Blog: 2020 1-Year ACS Experimental Data Released

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Blog: 2020 1-Year ACS Experimental Data Released

By: Mallory Bateman

New data, with caveats

The Census Bureau today released the 2020 1-Year American Community Survey (ACS) Experimental Estimates in 54 summary tables for the nation and states and the accompanying Public Use Microdata Sample (PUMS). Due to data collection issues and nonresponse bias created during COVID-19, the quality of the data available did not meet the Census Bureau’s standards for a full release. Respondents in 2020 typically had higher educational attainment, higher incomes, and were more likely to own their own homes than the total population. The Census Bureau used administrative data to help inform weighting in order to address nonresponse bias at the state level.

The summary tables are not available at data.census.gov or through the Census API but are available to download here. Due to the unique process used to create this product, data users should avoid comparisons with previous ACS estimates or decennial data and this “experimental” data set. Additionally, data users working with the PUMS should use caution as the Census Bureau optimized sampling for states and the nation, not Public Use Microdata Areas (PUMAs). Additional guidance from the Census Bureau on working with this data is available here.

What is the ACS, and what are the 1-Year Estimates?

The American Community Survey is a sample-based survey administered across the United States to provide insights into residents’ social, economic, and housing characteristics. Production of the 1-Year Estimates is for areas with populations of 65,000 or more. This structure typically means we receive 1-Year Estimates for the state and a small group of counties and cities in Utah. The 2019 1-Year data was available for seven counties (Cache, Davis, Salt Lake, Tooele, Utah, Washington, and Weber) and ten cities (Layton, Ogden, Orem, Provo, St. George, Salt Lake City, Sandy, South Jordan, West Jordan, and West Valley City).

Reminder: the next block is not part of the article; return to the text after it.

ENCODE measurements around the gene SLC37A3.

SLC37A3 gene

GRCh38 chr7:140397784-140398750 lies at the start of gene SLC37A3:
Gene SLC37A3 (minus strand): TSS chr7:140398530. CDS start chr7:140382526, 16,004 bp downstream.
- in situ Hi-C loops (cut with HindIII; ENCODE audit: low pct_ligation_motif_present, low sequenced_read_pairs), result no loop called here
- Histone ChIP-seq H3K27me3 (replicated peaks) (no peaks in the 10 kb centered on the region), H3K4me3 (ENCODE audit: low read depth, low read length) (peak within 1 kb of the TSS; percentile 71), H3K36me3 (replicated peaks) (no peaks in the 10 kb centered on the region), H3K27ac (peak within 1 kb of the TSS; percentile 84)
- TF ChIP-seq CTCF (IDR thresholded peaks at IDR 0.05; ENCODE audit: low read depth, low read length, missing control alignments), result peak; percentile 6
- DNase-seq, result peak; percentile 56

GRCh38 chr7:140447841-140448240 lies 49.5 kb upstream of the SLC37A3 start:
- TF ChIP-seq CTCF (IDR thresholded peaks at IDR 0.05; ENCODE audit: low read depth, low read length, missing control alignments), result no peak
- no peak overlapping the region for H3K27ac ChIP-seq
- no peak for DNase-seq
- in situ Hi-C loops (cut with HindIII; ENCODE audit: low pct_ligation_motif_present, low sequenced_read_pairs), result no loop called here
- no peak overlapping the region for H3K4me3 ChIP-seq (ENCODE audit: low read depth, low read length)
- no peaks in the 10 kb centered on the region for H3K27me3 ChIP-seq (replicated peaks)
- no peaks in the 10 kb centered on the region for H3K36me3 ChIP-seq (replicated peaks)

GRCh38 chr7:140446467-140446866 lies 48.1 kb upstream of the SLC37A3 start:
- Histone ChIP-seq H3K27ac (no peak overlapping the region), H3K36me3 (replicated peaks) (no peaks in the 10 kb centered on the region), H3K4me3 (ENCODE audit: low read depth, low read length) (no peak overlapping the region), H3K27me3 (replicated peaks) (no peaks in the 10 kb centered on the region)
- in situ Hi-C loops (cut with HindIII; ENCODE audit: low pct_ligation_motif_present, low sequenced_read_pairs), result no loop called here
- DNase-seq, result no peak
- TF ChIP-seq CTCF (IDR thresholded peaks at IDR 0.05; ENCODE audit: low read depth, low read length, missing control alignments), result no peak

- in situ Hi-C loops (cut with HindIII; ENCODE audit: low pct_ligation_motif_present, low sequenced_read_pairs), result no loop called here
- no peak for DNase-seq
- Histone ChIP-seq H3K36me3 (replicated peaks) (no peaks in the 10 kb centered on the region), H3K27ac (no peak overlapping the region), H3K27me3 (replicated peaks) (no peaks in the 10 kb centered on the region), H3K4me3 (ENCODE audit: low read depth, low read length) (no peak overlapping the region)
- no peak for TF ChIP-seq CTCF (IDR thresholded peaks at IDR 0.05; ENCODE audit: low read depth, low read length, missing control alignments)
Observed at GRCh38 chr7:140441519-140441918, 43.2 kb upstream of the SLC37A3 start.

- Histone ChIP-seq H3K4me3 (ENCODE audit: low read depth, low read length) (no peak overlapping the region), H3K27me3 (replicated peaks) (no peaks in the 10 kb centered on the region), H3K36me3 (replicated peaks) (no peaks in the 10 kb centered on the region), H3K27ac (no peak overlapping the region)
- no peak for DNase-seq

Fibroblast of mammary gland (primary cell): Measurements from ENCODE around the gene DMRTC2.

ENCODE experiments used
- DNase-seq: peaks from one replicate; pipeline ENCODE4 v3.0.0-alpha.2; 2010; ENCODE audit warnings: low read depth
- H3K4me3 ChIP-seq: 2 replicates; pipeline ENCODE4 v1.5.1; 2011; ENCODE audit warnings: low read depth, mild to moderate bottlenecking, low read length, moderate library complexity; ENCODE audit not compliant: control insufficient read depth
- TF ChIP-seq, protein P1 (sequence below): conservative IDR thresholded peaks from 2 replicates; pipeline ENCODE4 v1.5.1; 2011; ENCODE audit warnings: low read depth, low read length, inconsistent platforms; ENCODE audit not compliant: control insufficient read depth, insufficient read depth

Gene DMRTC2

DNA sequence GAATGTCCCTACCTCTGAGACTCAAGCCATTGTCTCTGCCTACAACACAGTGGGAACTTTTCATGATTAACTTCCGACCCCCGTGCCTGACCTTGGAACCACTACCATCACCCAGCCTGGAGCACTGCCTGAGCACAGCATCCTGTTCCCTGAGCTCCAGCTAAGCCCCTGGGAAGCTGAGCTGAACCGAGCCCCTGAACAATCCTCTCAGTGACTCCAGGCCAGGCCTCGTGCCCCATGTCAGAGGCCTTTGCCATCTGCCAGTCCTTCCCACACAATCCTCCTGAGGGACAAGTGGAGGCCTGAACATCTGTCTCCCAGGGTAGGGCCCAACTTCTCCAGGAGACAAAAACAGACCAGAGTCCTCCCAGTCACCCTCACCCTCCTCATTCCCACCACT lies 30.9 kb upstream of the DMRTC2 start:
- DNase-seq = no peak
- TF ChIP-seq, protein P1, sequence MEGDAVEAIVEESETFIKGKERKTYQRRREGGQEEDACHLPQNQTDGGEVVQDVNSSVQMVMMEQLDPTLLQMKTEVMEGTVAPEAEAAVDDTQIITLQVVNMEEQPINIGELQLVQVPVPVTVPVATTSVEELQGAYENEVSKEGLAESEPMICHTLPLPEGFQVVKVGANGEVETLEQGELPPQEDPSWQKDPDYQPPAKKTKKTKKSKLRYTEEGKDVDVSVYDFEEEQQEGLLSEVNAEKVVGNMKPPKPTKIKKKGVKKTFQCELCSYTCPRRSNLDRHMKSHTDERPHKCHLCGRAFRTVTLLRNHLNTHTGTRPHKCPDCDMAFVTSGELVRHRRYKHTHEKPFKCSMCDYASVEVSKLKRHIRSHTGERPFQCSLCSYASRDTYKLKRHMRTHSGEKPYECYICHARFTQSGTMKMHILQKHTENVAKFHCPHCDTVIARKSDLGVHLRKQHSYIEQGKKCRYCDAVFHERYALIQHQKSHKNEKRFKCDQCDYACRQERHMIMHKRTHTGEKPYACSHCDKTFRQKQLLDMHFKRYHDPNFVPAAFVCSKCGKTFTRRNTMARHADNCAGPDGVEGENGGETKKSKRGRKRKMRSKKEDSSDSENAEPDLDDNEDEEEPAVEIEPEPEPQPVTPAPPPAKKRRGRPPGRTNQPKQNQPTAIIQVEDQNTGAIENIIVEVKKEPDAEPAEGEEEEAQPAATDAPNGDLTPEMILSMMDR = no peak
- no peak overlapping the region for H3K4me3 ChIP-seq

With the limited release in the 2020 1-Year Estimates, here are a few data points for Utah:

  • Within this data, we are still the youngest state in the nation, with a median age of 31.6. The national median age is 38.7, and Maine is the oldest state at 45.0
  • Utah has the highest share of family households in the nation at 73.8%. Nationally, this share is 63.9%
  • Utah’s median household income was $77,827, the eleventh highest in the nation. The median household income in the U.S. was $67,340.

While this release provides limited insights into the characteristics of the population, it can still provide some context for 2020. Additional insights, available for all communities in the state, will come with the release of the 5-Year estimates. The Census Bureau delayed this release until March 2022.

Mallory Bateman is the Director of Demographic Research at the Kem C. Gardner Policy Institute.

2021-11-30T17:16:17+00:00November 30th, 2021|2020 Census, Blog, Census Resources, Demographics|